A pioneering fire containment bag used by airlines worldwide has won an innovation award.

The AvSax was presented with the innovation award at the annual world Flight Operational Forum which was held in Norway.

This is a major international conference which focuses on flight safety and gives people the chance to discuss all aspects of operating aircraft.

The key speaker was Richard Champion de Crespigny who was the captain in charge of a Qantas A380 Airbus in November 2010 when one of its four engines exploded at 7,400ft as it was climbing out of Singapore, badly damaging the plane. Richard remained calm under pressure and managed to keep the plane in the air and then, using tremendous skill,  brought it down safely to land at Singapore.

According to the conference website: “The developments in recent years in aviation, with a significant increase in the number of aircraft operators, several airports, and more sophisticated materials, has led to an increased need for co-operation and coordination on issues of common operational interest.”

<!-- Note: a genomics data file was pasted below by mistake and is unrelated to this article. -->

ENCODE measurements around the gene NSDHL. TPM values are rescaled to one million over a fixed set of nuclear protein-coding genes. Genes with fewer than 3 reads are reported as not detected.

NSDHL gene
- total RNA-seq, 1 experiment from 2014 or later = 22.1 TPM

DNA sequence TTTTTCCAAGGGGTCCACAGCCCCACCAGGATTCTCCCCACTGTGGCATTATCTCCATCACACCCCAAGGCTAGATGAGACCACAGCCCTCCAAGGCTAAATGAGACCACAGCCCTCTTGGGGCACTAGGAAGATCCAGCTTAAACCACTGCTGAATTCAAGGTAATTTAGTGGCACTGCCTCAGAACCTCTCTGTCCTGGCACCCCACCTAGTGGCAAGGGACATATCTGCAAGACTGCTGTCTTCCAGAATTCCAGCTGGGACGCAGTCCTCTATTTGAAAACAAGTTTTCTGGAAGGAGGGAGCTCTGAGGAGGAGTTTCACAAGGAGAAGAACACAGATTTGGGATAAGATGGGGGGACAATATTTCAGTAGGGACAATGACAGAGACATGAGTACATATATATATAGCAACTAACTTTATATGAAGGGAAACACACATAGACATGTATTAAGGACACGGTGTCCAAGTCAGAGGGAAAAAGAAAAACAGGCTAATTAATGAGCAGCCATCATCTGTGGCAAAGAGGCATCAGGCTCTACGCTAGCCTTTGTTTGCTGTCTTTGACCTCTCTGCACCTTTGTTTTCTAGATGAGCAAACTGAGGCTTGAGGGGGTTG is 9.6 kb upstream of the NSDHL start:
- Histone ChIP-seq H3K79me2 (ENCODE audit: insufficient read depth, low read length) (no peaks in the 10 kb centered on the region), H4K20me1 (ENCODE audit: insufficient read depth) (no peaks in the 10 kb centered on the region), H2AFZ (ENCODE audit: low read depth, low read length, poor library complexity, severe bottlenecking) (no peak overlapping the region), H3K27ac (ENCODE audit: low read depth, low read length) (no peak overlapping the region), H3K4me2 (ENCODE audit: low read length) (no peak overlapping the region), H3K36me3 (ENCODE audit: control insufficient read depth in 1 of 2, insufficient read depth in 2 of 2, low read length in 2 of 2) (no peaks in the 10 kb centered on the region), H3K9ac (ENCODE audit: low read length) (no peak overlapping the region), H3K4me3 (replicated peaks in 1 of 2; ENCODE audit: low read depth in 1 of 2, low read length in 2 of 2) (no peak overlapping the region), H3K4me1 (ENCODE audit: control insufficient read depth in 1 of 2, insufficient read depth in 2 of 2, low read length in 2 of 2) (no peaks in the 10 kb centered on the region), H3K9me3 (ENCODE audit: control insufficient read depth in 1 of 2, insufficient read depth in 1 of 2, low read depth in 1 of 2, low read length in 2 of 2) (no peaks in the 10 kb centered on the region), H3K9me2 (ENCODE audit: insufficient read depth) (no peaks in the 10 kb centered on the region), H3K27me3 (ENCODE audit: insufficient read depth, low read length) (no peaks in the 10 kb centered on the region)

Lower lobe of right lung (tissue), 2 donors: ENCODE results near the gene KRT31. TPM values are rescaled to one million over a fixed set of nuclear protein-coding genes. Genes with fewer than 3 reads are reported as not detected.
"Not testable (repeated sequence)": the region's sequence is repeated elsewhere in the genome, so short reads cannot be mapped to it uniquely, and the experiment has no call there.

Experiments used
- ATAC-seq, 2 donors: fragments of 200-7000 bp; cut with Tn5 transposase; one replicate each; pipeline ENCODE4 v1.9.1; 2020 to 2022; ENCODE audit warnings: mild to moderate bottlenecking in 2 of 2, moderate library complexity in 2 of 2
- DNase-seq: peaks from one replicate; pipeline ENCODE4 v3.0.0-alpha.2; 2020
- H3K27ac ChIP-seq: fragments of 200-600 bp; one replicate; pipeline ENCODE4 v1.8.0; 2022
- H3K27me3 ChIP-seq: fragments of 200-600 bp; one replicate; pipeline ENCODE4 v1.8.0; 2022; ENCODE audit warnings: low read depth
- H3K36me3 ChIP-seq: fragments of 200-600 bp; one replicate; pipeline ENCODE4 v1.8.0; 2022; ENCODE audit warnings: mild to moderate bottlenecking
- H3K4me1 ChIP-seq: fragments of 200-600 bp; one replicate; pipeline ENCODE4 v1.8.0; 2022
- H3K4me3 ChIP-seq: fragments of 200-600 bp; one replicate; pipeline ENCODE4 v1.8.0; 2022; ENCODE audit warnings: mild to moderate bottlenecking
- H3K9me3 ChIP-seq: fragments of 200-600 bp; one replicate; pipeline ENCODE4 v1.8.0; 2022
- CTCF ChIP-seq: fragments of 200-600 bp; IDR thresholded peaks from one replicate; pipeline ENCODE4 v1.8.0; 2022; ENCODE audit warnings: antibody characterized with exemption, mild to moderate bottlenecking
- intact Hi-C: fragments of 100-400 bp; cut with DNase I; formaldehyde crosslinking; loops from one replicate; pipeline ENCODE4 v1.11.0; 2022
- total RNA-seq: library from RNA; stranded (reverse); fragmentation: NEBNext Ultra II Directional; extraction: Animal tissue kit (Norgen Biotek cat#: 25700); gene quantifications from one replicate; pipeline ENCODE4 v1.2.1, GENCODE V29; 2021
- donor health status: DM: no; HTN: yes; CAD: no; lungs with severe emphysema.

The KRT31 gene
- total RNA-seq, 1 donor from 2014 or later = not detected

The citation for the AvSax states it won the innovation award “for inventing a bag with flame and blast mitigation properties designed to contain lithium-ion battery runaway events in flight.”

* AvSax fire containment bags are now on board several major airlines worldwide.

If an electronic device such as laptop of iPad starts to seriously overheat or emit smoke the cabin crew will pour at least two litres of water into an AvSax and then drop the burning device into the bag, adding additional water as required.

The water activates the polymer gel inside the bag causing it to expand around the device. Should the device keep on venting or even explode then the AvSax is tough enough to absorb the force. 

The AvSax cools the batteries in the device, reducing the likelihood of the battery catching fire but if it does go into what is known as thermal runaway when all the battery cells catch fire at incredibly hot temperatures it is all contained within the bag.